I must point out, however, that AMP doesn’t come without potential drawbacks. There are strict guidelines around what you can and can’t do with it, such as not having email popups, possible reduction in ad revenue, analytics complications, and requiring maintenance of a new set of pages. If you do decide that the potential gain in organic traffic is worth the tradeoffs, we can get into how to best measure the success of AMP for your site.


Now you have AMP traffic — so what?

If your goal is to drive more organic traffic, you need to be prepared for the questions that will come if that traffic does not yield revenue in Google Analytics. First, we need to keep in mind that GA's default attribution is via last direct click, but the model can be altered to report different numbers. This means that if you have a visitor who searches something organically, enters via the blog, and doesn't purchase anything, yet 3 days later comes back via direct and purchases a product, the default conversion reporting in GA would assign no credit to the organic visit, giving all of the conversion credit to the direct visit.

But this is misleading. Would that conversion have happened if not for the first visit from organic search? Probably not.

By going into the Conversions section of GA and clicking on Attribution > Model Comparison Tool, you’ll be able to see a side-by-side comparison of different conversion models, such as:

  • First touch (all credit goes to first point-of-entry to site)
  • Last touch (all credit goes to the point-of-entry of session where conversion took place)
  • Position-based (credit is primarily shared between the first and last points-of-entry, with less credit being shared amongst the intermediary steps)

There are also a few others, but I find them to be less interesting. For more information, read here. You can also click on Multi-Channel Funnels > Assisted Conversions to see the number of conversions by channel which were used along the way to a conversion, but was not the channel of conversion.

AMP tracking complications

Somewhat surprisingly, tracking from AMP is not as easy or as logical as one might expect. To begin with, AMP uses a separate Analytics snippet than your standard GA tracking code, so if you already have GA installed on your site and you decide to roll out AMP, you will need to set up the specific AMP analytics. (For more information on AMP analytics, please read Accelerated Mobile Pages Via Google Tag Manager and Adding Analytics to Your AMP Pages).

In a nutshell, the client ID (which tracks a specific user’s engagement with a site over time in GA) is not shared by default between AMP analytics and the regular tracking code, though there are some hack-y ways to get around this (WARNING: this gets very technically in-depth). I think there are two very important questions when it comes to AMP measurement:

  1. How much revenue are these pages responsible for?
  2. How much engagement are we driving from AMP pages?

In the Google Analytics AMP analytics property, it's simple to see how many sessions there are and what the bounce and exit rates are. From my own experience, bounce and exit rates are usually pretty high (depending on UX), but the number of sessions increases overall. So, if we’re driving more and more users, how can we track and improve engagement beyond the standard bounce and exit rates? Where do we look?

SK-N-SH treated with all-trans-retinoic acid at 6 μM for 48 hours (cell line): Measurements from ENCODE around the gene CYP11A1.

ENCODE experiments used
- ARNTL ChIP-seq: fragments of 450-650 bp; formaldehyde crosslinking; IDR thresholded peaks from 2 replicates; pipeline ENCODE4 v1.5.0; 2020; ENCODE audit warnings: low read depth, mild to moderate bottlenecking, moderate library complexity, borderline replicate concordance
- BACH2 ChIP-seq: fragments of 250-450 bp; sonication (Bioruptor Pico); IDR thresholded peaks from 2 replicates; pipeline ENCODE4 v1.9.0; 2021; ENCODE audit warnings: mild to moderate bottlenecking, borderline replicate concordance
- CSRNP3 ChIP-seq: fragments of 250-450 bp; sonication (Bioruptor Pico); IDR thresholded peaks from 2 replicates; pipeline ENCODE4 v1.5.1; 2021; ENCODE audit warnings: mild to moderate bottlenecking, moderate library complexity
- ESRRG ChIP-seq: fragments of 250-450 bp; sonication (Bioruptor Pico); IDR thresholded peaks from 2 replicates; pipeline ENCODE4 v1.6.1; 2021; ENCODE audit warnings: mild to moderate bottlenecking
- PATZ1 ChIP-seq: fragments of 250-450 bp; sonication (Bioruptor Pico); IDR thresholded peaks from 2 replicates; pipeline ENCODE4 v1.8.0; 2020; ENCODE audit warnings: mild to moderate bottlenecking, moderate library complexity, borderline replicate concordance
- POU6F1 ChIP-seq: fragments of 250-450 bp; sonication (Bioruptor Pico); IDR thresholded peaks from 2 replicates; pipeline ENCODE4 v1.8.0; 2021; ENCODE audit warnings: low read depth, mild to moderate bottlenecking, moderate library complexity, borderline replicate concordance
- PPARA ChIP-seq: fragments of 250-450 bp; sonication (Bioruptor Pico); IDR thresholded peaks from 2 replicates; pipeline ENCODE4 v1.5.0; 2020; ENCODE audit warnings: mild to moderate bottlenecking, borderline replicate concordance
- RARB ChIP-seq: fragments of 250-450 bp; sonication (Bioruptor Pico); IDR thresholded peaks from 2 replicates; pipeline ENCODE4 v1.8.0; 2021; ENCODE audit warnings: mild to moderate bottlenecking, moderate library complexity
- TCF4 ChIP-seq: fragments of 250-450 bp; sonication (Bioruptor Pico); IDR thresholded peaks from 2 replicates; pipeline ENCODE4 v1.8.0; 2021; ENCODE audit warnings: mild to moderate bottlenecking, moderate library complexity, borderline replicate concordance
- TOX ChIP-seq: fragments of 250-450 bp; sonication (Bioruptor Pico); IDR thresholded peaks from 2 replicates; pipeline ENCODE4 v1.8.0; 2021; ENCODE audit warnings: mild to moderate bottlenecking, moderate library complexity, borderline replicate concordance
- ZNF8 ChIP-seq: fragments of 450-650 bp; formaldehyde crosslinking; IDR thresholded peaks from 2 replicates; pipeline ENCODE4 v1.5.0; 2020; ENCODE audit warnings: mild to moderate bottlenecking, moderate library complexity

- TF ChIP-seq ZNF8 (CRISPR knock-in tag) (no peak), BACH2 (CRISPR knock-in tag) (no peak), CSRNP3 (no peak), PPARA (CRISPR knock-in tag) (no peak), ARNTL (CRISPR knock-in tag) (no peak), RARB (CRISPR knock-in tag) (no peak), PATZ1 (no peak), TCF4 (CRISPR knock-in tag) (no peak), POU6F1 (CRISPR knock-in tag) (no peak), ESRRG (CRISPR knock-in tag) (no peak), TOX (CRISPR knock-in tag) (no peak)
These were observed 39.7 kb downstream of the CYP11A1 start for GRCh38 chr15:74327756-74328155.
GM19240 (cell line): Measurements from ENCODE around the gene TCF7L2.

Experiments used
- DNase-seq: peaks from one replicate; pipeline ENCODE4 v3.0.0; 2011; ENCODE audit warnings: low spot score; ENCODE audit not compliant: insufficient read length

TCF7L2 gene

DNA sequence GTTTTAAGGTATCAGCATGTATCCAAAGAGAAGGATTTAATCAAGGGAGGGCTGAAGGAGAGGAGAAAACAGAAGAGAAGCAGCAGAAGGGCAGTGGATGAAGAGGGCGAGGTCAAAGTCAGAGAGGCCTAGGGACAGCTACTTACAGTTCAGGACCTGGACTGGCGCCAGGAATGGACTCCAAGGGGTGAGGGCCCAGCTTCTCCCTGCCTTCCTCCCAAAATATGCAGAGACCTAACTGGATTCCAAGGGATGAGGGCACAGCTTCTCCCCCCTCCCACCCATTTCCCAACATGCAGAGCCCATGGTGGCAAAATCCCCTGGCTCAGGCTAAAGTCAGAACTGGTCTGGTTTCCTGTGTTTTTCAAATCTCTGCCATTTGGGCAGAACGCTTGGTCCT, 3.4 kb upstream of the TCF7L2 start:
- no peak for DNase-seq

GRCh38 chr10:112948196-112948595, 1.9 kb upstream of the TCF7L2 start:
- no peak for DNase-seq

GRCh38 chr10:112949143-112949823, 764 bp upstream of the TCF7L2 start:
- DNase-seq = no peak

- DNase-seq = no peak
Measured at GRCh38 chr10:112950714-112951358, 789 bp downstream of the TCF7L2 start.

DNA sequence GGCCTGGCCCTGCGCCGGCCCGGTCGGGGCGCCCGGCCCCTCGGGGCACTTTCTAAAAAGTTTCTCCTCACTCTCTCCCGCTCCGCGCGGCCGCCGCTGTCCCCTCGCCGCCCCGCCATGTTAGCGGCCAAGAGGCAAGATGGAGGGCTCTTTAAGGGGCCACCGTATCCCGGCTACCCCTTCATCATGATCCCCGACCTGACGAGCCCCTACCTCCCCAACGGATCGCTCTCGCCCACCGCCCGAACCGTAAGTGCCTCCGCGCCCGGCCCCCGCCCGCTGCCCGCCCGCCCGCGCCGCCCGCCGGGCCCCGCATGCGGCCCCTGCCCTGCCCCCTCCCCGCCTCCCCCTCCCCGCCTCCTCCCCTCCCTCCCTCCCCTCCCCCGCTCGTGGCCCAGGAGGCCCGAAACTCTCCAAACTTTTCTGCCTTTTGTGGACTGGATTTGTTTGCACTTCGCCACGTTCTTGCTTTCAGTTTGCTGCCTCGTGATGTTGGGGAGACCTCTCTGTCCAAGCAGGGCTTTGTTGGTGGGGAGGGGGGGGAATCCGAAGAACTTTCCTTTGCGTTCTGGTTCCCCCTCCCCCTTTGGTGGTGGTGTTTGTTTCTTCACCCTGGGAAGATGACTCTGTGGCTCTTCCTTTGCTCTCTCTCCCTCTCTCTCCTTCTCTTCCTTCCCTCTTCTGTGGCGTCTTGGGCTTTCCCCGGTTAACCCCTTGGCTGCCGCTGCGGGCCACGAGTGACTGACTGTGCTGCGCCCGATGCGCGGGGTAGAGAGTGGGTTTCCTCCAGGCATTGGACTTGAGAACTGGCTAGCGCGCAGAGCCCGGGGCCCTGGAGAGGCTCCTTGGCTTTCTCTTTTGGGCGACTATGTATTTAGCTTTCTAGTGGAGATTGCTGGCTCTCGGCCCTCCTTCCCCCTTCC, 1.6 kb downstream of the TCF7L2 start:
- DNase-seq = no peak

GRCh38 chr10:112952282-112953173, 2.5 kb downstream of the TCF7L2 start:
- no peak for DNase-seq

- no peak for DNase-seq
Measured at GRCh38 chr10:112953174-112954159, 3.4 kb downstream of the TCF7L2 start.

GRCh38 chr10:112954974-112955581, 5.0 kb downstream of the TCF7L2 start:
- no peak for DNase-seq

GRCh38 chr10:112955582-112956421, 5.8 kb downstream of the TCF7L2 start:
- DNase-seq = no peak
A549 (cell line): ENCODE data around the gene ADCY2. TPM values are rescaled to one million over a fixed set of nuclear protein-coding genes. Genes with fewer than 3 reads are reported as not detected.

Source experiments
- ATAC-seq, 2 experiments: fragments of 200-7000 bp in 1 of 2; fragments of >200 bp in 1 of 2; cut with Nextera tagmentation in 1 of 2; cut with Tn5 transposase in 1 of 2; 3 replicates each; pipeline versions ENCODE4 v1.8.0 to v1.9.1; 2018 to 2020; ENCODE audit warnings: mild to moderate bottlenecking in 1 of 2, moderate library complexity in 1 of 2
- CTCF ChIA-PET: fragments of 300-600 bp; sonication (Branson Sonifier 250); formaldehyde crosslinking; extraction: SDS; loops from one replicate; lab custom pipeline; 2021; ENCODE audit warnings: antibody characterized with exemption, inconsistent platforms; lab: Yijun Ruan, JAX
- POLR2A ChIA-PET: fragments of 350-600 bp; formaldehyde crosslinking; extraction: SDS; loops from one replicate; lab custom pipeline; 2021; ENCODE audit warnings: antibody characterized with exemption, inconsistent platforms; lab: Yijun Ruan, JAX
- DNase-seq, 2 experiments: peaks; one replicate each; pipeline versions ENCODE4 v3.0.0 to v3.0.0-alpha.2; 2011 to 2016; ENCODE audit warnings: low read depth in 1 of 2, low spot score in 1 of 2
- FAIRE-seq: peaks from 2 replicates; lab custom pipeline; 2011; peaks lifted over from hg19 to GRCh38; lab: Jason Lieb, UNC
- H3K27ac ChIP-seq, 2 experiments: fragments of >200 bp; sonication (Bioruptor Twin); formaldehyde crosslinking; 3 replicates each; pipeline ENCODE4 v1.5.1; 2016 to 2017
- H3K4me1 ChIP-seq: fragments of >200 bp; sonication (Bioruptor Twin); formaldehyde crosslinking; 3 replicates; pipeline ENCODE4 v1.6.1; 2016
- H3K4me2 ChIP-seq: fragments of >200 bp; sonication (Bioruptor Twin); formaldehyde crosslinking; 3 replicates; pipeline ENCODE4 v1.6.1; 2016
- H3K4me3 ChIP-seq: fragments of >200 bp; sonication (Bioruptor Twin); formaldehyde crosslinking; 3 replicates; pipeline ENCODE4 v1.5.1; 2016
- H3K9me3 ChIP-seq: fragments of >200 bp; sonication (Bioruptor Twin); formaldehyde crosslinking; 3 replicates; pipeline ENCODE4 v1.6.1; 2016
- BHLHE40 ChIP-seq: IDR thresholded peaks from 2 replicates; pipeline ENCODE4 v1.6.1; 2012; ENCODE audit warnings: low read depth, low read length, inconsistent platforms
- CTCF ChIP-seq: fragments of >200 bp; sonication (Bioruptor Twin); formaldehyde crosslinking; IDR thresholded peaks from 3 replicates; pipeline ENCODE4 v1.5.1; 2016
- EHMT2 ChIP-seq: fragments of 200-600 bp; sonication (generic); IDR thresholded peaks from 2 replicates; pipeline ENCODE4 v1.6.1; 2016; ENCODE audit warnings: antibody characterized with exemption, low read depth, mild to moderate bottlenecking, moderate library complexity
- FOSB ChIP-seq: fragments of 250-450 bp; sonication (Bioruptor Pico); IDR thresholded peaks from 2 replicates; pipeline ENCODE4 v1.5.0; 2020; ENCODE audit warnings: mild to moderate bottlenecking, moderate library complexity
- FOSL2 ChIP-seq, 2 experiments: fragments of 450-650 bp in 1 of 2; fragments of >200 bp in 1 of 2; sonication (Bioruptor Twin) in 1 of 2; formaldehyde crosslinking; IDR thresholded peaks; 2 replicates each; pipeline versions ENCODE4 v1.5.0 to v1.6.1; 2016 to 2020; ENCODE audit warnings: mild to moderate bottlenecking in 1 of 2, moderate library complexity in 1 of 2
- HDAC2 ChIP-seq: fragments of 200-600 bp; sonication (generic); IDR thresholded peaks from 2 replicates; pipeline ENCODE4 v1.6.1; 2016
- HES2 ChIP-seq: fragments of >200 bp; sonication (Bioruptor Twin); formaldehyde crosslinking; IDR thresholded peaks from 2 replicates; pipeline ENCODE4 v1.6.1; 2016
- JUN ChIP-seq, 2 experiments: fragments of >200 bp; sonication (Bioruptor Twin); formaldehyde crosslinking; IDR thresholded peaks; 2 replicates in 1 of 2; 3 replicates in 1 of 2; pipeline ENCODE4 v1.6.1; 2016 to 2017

How to measure real value from AMP in Google Analytics

Acquisition > Referrals

I propose looking into our standard GA property and navigating to our referring sources within Acquisition, where we’ll select the AMP source, highlighted below.

Once we click there, we’ll see the full referring URLs, the number of sessions each URL drove to the non-AMP version of the site, the number of transactions associated with each URL, the amount of revenue associated per URL, and more.

Important note here: These sessions are not the total number of sessions on each AMP page; rather, these are the number of sessions that originated on an AMP URL and were referred to the non-AMP property.

Why is this particular report interesting?

  1. It allows us to see which specific AMP URLs are referring the most traffic to the non-AMP version of the site
  2. It allows us to see how many transactions and how much revenue comes from a session initiated by a specific AMP URL
    1. From here, we can analyze why certain pages refer more traffic or end up with more conversions, then apply any findings to other AMP URLs

Why is this particular report incomplete?

  • It only shows us conversions and revenue that happened during one session (last-touch attribution)
    • It is very likely that most of your blog traffic will be higher-funnel and informational, not transactional, so conversions are more likely to happen at later touch points than the first one

Conversions > Multi-Channel Funnels > Assisted Conversions

If we really want to have the best understanding of how much revenue and conversions happen from visits to AMP URLs, we need to analyze the assisted conversions report. While you can certainly find value from analyzing the model comparison tool (also found within the conversions tab of GA), if we want to answer the question, "How many conversions and how much revenue are we driving from AMP URLs?", it’s best answered in the Assisted Conversions section.

One of the first things that we’ll need to do is create a custom channel grouping within the Assisted Conversions section of Conversions.

In here, we need to:

  1. Click "Channel Groupings," select "Create a custom channel grouping"
  2. Name the channel "AMP"
  3. Set a rule as a source containing your other AMP property (type in “amp” into the form and it will begin to auto-populate; just select the one you need)